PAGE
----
• @Kurausukun: You are right. But it is also true that there is not exact Japanese interpretation for this phrase. Then the questioner have to guess the equivalent phrase by judging the answers if the answerers including me do not intend to tell a lie, and/or have to double-check the proposed answers by means of other materials.
    – user20624
    Commented May 15, 2017 at 10:32
  • @Kurausukun: I think if there is not exact equivalent phrase, which is literally translated from, to the original one, it is the best one when the new phrase has the nearest same effect in the same situation.
    – user20624
    Commented May 15, 2017 at 10:44
  • Gonna accept Tommy's, but your's is just as good; tho, not as on topic to warrant being marked an answer to the question.
    – Tirous
    Commented May 15, 2017 at 21:42
  • Yeah I also up-voted this as it gives a nice insight on common situations where you might hear something with a similar meaning (and it also kinda confirms my original guess). In my answer I tried to keep it more "literal".
    – Tommy
    Commented May 16, 2017 at 4:28

You didn't mention the context, but if you're among close friends (or maybe if said jokingly at a drinking party to be funny) you could say:


Omae kankei nai daro!

A word of caution: under no circumstances should you say the above in a formal situation or when addressing people you are not close to.


Generally, I think あなたにはかんけいないです or あなたにはかんけいのないことです are pretty good substitutes. 余計なお世話 is similar, but in my opinion, it doesn't quite have the same nuance; I feel like 余計なお世話 means something more along the lines of "you're sticking your nose in where it doesn't belong," or "nobody asked you to do this, so keep out of it." On the other hand, かんけいない really does have a similar meaning to the English phrase--"It has nothing to do with you" is a pretty literal translation of it, so you can see why it works pretty well. It should go without saying that you should be very careful if you actually plan to say these things to people, and you should consider whether or not to say them at all.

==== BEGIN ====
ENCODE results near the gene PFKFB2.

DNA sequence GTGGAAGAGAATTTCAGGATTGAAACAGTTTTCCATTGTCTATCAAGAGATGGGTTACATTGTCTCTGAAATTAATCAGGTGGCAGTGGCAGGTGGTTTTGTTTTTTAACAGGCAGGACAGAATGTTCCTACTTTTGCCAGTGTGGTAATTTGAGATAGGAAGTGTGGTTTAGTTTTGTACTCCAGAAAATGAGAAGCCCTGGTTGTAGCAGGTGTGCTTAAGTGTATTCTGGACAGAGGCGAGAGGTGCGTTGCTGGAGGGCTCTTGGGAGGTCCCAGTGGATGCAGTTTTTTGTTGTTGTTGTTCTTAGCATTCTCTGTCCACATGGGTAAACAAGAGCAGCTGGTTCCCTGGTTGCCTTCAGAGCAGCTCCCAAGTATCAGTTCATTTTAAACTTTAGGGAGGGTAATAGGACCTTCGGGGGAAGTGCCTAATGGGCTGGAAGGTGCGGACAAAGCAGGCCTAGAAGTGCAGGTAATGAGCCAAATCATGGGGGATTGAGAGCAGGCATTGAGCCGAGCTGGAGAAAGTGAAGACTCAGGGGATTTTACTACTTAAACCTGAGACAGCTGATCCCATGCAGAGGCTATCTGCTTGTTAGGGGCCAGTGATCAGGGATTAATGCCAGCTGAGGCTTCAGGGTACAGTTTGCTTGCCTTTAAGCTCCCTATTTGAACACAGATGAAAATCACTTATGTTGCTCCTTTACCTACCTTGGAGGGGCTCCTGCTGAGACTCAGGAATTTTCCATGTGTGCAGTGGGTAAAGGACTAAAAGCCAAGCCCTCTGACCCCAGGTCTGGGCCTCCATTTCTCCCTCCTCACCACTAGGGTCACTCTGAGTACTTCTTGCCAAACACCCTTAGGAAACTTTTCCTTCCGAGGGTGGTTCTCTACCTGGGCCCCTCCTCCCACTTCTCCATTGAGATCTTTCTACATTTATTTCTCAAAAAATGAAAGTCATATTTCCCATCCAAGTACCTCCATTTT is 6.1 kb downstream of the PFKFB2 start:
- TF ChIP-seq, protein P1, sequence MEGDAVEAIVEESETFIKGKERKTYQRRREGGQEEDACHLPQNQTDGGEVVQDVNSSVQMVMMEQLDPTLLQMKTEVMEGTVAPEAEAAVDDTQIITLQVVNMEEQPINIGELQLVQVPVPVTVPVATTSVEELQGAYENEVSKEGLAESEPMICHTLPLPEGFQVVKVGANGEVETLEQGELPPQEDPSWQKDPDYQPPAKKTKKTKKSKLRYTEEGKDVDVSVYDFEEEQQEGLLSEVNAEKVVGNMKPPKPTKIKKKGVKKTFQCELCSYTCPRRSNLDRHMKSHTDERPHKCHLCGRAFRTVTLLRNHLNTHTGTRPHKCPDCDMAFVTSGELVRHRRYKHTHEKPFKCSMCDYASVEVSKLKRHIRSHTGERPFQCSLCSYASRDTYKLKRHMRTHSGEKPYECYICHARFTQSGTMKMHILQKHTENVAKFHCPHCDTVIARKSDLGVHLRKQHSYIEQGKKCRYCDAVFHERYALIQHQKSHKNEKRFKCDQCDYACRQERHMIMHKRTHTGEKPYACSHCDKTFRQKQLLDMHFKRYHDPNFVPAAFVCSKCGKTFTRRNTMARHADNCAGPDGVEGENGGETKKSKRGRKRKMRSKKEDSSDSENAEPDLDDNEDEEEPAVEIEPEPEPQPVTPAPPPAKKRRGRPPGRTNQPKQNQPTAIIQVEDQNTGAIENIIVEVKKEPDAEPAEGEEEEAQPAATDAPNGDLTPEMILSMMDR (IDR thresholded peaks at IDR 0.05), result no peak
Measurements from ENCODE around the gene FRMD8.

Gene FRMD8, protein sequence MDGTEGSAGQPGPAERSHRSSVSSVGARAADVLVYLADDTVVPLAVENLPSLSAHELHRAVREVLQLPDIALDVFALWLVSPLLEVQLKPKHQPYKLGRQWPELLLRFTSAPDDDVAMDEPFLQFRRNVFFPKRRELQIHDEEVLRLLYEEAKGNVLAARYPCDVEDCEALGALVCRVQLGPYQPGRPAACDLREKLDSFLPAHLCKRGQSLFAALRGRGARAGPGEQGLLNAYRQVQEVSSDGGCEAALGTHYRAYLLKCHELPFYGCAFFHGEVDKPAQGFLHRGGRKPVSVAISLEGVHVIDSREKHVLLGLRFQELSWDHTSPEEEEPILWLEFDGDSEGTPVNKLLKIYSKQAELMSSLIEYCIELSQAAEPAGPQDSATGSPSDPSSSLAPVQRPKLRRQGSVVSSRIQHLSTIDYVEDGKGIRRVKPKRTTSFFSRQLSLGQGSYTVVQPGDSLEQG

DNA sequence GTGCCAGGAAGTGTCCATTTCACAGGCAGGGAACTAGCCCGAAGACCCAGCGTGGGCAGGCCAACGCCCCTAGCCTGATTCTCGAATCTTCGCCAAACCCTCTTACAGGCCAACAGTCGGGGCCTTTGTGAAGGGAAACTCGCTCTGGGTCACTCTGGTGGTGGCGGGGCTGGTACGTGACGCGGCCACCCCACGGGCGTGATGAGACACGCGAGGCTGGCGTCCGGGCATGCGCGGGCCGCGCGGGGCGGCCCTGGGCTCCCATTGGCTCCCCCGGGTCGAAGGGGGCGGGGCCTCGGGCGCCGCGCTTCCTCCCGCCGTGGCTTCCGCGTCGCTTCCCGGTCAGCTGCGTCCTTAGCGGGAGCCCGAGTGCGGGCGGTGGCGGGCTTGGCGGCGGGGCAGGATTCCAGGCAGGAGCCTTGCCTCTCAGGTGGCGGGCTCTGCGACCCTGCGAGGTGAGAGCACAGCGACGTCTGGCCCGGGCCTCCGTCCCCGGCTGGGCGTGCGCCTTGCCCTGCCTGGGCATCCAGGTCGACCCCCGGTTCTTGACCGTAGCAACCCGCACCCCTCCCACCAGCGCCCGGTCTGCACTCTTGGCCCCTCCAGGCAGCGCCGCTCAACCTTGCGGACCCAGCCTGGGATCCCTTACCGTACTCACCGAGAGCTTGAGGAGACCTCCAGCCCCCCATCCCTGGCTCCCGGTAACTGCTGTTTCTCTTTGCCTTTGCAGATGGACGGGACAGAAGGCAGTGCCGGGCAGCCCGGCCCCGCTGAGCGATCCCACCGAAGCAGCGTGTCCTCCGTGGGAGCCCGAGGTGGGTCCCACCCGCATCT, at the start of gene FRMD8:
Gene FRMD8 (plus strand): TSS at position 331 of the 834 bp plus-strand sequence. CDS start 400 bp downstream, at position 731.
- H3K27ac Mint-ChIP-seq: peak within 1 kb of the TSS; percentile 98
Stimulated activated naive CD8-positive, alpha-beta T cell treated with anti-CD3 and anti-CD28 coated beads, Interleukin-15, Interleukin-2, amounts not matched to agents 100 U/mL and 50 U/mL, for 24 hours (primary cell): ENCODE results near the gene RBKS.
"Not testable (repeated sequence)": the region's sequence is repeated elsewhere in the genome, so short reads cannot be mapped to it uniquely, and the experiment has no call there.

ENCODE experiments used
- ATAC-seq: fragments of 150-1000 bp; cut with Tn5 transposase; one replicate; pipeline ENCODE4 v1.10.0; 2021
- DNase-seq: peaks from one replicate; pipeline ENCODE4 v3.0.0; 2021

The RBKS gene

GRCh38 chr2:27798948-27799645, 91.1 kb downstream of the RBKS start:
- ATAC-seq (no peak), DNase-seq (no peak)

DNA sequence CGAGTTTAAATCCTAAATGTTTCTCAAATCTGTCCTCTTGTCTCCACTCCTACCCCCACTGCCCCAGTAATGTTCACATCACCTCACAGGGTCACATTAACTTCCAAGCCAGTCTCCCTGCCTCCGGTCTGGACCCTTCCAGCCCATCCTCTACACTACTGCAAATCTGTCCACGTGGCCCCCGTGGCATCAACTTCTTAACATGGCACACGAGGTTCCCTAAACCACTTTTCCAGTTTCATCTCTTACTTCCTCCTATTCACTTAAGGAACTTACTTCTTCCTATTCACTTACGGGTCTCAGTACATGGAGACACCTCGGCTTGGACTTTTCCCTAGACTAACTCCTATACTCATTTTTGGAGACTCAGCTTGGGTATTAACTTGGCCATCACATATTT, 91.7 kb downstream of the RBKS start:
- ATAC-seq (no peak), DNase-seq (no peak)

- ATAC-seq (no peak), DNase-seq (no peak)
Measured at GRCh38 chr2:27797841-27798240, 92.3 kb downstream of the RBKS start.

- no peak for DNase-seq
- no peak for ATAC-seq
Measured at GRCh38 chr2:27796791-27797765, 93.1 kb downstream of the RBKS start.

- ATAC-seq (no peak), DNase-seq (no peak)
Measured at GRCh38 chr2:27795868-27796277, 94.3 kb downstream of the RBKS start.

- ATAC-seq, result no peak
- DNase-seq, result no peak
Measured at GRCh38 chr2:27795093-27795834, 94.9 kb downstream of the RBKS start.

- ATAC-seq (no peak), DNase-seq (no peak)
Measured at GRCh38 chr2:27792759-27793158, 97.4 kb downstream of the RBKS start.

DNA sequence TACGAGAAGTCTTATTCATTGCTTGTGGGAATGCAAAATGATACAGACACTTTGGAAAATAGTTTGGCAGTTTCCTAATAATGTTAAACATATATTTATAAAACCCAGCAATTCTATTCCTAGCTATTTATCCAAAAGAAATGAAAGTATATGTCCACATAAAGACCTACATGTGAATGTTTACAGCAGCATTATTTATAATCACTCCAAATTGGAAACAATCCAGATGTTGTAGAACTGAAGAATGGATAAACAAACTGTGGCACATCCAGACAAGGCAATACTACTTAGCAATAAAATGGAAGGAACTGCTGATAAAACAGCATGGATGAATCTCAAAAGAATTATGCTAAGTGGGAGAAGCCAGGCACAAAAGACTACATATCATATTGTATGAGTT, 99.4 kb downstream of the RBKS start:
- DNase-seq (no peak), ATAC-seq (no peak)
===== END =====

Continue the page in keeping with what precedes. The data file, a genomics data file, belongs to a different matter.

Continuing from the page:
Here are a couple common phrases:

余計{よけい} なことするな。


For future reference, for common phrases like this, if you go to jisho.org, select the "Sentences" tab and plug in the word/phrase, you will typically get a variety of sentences showing different ways of saying the word/phrase you're looking for.


In Japanese, there is a way to express "none of your concern" at least offensive tone yet send through a strong meaning of not to meddle with someone's else issue.

あなたには 関わりのない事です。

[The issue] has nothing to do with you;

You have no relation with this [issue].

The word 関わり means relation or connection (the verb counterpart is 関わる). So when the word is negated, 関わり (in relation) becomes 関わりのない (no relation).

The sentence can be expressed with neutral or serious tone, depending on the speaker expression and status quo. There are some variations that may be heard likewise.

あなたとは なんの関わりが ございません。

君とは 関わりのない事だ。

Because it holds such a strong meaning, the sentence is usually used between strangers and people with relationship gap. One shall not use these sentences against good friends.



Since nobody else has said it yet, I would point out that the word 迷惑 also has some of the implications of the English. Although it's more often used to mean "making a nuisance of yourself" generically, rather than trying to solve other people's problems specifically.


Other very modest expressions for the person:

ご[心配]{しんぱい}には[及]{およ}びません: It's not the case you mind.

  • 1
    But... "None of your business!" or "Mind your own business!" is not a modest expression, is it...?
    – chocolate
    Commented May 16, 2017 at 7:51